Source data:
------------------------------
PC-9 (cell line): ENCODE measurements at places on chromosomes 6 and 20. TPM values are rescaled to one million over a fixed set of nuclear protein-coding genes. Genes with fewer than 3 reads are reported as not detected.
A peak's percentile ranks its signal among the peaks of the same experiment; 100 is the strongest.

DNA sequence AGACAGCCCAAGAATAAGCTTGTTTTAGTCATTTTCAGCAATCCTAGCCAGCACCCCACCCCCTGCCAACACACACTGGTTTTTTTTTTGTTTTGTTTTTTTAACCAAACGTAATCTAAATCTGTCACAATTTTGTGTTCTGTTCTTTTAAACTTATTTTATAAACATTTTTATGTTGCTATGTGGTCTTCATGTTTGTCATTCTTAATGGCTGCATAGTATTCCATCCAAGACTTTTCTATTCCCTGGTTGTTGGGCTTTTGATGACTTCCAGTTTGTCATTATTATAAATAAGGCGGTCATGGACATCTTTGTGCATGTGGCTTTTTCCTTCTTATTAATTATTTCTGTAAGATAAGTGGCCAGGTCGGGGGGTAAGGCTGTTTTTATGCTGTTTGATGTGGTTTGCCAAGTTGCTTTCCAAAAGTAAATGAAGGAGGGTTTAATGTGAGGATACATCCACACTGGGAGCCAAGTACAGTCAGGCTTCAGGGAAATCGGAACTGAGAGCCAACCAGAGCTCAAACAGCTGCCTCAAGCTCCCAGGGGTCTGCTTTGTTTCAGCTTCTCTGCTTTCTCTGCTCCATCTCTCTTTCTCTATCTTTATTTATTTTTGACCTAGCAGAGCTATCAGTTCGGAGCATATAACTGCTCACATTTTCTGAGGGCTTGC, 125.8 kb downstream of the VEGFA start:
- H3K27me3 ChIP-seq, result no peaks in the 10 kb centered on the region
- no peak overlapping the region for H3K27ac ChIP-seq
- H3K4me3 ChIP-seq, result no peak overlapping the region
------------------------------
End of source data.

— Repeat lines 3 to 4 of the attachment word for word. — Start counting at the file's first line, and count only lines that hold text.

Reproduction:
DNA sequence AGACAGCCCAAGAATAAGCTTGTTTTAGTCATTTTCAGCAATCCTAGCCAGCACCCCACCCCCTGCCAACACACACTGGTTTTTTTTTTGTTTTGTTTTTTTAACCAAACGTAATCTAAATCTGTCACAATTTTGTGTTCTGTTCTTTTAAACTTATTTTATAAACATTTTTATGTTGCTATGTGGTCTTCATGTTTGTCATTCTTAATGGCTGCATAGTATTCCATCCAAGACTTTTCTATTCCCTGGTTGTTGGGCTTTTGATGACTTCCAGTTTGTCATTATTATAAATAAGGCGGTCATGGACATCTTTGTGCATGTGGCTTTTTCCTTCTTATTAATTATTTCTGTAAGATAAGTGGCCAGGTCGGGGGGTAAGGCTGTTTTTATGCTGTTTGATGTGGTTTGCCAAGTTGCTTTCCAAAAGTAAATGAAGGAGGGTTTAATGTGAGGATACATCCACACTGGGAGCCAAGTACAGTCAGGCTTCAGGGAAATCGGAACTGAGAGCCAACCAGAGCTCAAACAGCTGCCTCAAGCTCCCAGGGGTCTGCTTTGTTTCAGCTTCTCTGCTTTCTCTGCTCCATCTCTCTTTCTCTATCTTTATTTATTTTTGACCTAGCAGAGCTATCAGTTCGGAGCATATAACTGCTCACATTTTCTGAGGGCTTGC, 125.8 kb downstream of the VEGFA start:
- H3K27me3 ChIP-seq, result no peaks in the 10 kb centered on the region